As it stands, this is false. Indeed, for any badly-approximable number $x$ (that is, any number with bounded partial quotients in its continued-fraction expansion, such as $\sqrt{2}$), and $y = 0$, the quantity $\lvert rs \rvert \cdot \Vert rx + sy \Vert$ is bounded away from zero. In geometric terms, the problem is that we are missing the horizontal and vertical lines that correspond to $r = 0$ or $s = 0$.

We can try to arrive at a cleaner notion of duality by modifying the statement of the conjecture. This leads us towards Oppenheim's Conjecture.

Let $M$ be a real $n \times n$ matrix. Call $M$ rational if $M \mathbf{x} \in \mathbb{Z}^n$ for some nonzero $\mathbf{x} \in \mathbb{Z}^n$. This generalizes the ordinary (one-dimensional) definition of rationality.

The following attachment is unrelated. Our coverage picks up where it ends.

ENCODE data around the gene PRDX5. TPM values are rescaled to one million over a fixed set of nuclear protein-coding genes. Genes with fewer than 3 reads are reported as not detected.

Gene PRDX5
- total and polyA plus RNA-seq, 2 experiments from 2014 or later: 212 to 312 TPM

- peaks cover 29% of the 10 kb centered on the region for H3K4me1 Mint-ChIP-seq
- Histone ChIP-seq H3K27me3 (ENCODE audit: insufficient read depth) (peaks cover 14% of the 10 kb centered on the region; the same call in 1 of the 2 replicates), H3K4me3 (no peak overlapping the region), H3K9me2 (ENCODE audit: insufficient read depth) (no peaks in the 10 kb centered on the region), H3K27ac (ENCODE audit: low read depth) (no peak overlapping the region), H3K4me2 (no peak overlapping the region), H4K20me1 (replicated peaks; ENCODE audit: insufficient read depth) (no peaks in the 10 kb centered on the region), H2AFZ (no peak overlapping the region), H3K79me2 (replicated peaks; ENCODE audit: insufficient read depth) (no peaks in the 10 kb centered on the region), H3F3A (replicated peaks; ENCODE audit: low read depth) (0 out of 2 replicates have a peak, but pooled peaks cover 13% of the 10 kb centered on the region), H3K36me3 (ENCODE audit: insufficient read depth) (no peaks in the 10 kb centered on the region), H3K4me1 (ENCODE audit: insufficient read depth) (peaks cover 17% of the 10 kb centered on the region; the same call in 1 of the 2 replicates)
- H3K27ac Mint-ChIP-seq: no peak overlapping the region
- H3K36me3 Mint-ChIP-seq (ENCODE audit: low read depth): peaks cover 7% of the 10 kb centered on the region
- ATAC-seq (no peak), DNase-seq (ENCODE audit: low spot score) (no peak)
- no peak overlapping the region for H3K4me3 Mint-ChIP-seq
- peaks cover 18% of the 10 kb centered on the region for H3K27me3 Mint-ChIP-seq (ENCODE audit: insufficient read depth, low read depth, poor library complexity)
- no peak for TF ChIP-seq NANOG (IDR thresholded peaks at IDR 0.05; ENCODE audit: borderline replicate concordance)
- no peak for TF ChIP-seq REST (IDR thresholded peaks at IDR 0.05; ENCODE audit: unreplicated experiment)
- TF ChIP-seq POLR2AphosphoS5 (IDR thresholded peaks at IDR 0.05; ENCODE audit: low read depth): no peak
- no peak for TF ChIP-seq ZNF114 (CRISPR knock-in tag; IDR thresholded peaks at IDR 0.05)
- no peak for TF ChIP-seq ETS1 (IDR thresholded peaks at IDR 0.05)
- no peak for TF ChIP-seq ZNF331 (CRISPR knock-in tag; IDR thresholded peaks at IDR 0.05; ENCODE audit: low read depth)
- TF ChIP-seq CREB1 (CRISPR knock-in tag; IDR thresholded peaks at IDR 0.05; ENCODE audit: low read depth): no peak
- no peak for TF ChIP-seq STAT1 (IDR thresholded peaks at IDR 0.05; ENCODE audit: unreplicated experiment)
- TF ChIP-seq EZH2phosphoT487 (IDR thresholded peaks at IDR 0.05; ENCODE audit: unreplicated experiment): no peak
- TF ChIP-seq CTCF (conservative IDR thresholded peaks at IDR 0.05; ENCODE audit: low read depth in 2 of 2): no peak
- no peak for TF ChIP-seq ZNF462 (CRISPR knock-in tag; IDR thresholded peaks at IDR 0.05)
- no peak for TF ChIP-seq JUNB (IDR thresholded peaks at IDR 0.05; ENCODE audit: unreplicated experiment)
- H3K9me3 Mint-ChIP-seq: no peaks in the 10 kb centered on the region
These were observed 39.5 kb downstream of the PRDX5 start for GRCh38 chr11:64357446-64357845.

Note that rationality is a lattice property, because if $M$ is rational then so is $UM$ where $U$ is any unimodular matrix (i.e. integer matrix with determinant $\pm 1$).

The matrix that corresponds to Littlewood's conjecture is \[ \left( \begin{array}{ccc} 1 & 0 & 0 \\ x & 1 & 0 \\ y & 0 & 1 \end{array} \right) \] and it is this matrix whose transpose gives the (false) dual form of the conjecture. The 'problem' is that this matrix is rational.

A 'self-adjoint' variant of LC

Let $\phi : \mathbb{R}^n \to \mathbb{R}$ be the multilinear form defined by $\phi (\mathbf{x}) = \prod_i x_i$.

For a nonsingular $n \times n$ matrix $M$, define $N(M) = \inf \{ \lvert \phi ( M \mathbf{x} ) \rvert : \mathbf{x} \in \mathbb{Z}^n \setminus \{ \mathbf{0} \} \}$.

The 'norm minimum' $N$ is clearly a lattice property – it depends only on the lattice generated by a matrix – and so we can talk about $N(\Lambda)$ for a lattice $\Lambda$.